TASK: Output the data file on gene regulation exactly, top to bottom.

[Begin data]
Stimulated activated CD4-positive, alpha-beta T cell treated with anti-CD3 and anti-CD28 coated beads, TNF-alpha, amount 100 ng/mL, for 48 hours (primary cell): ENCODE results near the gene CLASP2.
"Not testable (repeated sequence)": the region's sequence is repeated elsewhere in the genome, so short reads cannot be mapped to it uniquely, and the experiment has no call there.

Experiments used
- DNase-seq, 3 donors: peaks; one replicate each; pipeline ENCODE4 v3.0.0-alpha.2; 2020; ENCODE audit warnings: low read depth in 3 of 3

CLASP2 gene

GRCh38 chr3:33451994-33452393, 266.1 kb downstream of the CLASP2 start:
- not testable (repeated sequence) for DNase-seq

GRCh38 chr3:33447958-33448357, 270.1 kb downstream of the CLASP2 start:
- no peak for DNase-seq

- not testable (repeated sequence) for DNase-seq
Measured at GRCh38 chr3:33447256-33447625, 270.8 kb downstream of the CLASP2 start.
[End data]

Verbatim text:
Stimulated activated CD4-positive, alpha-beta T cell treated with anti-CD3 and anti-CD28 coated beads, TNF-alpha, amount 100 ng/mL, for 48 hours (primary cell): ENCODE results near the gene CLASP2.
"Not testable (repeated sequence)": the region's sequence is repeated elsewhere in the genome, so short reads cannot be mapped to it uniquely, and the experiment has no call there.

Experiments used
- DNase-seq, 3 donors: peaks; one replicate each; pipeline ENCODE4 v3.0.0-alpha.2; 2020; ENCODE audit warnings: low read depth in 3 of 3

CLASP2 gene

GRCh38 chr3:33451994-33452393, 266.1 kb downstream of the CLASP2 start:
- not testable (repeated sequence) for DNase-seq

GRCh38 chr3:33447958-33448357, 270.1 kb downstream of the CLASP2 start:
- no peak for DNase-seq

- not testable (repeated sequence) for DNase-seq
Measured at GRCh38 chr3:33447256-33447625, 270.8 kb downstream of the CLASP2 start.